Zahner Releases its own Software

Date: 4 February 2014
Copyright:
  • Zahner
Zahner opens the public beta for CloudWall™ — the first application for Zahner’s ShopFloor™ platform. CloudWall provides an interface for users to design and fabricate curving facades in metal.

The tool allows users to upload their own images and designs or start from scratch. CloudWall is one of several tools being developed for ShopFloor, a web-based platform that allows designers to have their creations built on Zahner’s factory floor.

Creating a design with CloudWall is simple.  A user can upload an image, and watch the tool generate vertical fins at varying depths resulting a unique design on the surface of a facade.

The tool could give architects a streamlined approach to creating flagship stores. A business could feature an image relating to their line of work, or even their logo, subtly grazing the surface of their building.

Once you play with the tool for a few minutes, you realize how fun and simple it can be to fabricate a world of visually astounding works — all at costs that are comparable to installing something as banal as a custom building awning.

Watch CEO/President Bill Zahner and Project Engineer Craig Long describe how CloudWall works:

CloudWall is based on Zahner’s facade in Kansas City. The north facade of their headquarters features a billowing curtain wall designed by Crawford Architects in collaboration with Zahner engineers.

Zahner’s new CloudWall software provides a less expensive alternative to build custom architecture using metal. The cost of building the Zahner Headquarters in Kansas City was upwards of several hundred thousand dollars. Similar designs created with the CloudWall software can be fabricated and shipped for a fraction of that price.

The CloudWall application allows for a variety of color options for the fins, and the back panel can be specified in any material offered by Zahner, including patinas on zinc and copper. As the user makes these changes, they can watch the price update in real time, allowing users to effectively control the price.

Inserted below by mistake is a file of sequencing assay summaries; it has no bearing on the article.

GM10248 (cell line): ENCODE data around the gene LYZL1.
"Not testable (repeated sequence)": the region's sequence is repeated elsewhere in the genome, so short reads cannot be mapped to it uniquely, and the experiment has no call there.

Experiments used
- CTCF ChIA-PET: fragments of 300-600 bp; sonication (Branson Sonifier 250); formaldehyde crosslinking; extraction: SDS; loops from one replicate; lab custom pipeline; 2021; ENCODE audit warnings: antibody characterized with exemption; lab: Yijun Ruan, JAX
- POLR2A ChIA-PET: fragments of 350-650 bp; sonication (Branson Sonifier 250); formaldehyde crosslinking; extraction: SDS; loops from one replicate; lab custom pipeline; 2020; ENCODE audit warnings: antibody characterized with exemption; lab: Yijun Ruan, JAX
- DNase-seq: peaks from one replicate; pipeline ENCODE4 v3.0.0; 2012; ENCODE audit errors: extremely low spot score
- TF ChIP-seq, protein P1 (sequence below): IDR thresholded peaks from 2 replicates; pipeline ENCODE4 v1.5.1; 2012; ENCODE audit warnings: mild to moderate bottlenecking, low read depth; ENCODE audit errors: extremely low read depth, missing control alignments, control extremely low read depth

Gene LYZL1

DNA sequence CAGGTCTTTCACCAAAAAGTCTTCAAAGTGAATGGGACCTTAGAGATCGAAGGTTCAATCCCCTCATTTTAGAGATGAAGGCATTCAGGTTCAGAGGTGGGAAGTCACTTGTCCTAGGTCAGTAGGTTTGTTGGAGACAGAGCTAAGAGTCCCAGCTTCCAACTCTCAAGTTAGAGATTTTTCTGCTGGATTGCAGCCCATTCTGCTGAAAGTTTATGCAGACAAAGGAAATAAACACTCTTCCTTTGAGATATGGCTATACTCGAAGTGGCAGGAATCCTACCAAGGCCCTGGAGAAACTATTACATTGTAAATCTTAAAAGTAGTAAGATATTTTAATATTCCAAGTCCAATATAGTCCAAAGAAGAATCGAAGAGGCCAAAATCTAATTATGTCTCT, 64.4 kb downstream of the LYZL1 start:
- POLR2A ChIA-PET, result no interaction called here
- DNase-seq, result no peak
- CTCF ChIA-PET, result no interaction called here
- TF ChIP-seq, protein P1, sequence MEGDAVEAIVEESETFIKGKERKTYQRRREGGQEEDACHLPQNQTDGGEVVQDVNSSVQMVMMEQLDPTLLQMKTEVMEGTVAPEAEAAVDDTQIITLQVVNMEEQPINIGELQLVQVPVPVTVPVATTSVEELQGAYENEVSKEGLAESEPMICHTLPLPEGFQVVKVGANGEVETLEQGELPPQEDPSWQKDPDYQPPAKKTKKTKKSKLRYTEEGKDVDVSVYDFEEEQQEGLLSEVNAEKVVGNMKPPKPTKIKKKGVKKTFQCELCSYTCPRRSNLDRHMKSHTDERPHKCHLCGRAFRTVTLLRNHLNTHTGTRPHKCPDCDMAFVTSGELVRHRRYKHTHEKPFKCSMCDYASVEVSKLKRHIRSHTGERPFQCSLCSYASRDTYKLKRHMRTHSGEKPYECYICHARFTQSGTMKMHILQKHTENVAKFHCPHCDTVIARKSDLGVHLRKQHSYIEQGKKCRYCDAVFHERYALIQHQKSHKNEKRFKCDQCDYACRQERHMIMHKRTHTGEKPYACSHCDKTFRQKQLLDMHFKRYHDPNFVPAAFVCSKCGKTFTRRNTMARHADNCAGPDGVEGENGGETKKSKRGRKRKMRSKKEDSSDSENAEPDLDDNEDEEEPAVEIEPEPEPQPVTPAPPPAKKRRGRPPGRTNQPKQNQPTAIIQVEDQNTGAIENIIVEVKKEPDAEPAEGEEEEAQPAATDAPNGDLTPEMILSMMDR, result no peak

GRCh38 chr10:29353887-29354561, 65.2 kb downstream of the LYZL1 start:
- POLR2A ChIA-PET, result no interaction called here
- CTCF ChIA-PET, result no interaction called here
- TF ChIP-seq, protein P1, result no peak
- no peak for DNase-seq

“We’ve built a tool that uses our factory floor like a massive rapid prototype machine,” says Mr. Zahner, “You see the price, you manipulate your design, and then we build it. This model has never been applied to architecture.”

Designers can see the price change as they change materials, tweak the design and adjust parameters. After making the purchase, Zahner produces the parts, crates the assemblies, and ships them to the job site. 

The tool currently limits designs to 25’ high by just less than 80’ wide on rectangular buildings.  If a user wants to customize the design beyond the parameters of the web-interface, they can contact Zahner and work with an engineer.

The CloudWall tool is one of several being released over the next few months under ShopFloor. Purchases made with ShopFloor include the price of engineering, fabricating, and shipping the assemblies, and does not currently include an option for installation of the parts.

You can signup for Zahner’s software platform, and watch the video at azahner.com/shopfloor.

CEO/President Bill Zahner in front of the CloudWall system at Zahner Headquarters in Kansas City.

Image courtesy Travis Wears.

Users can upload their own images to manipulate their designs.

Image © A. Zahner Company

Screenshot of CloudWall™ Application for ShopFloor™

Image © A. Zahner Company

Engineer Craig Long provides a demo of the CloudWall™ on his laptop.

Image courtesy Travis Wears.

User can see instant pricing as they make changes to their designs.

Photo © A. Zahner Company

Image © A. Zahner Company

Designers can export and download a 3D Model of their design.

Image © A. Zahner Company 

Photograph of the Zahner Headquarters in North America.

Photo credit Tex Jernigan.

Photograph of original design by Crawford Architects on the Zahner Headquarters in North America.

Photo credit Mike Sinclair.

When the company was founded in 1897 by Andrew Zahner, they primarily produced two kinds of product: decorative cornices, and skylights manufactured with wire glass. It is no small wonder that today, the company is sticking to these roots.

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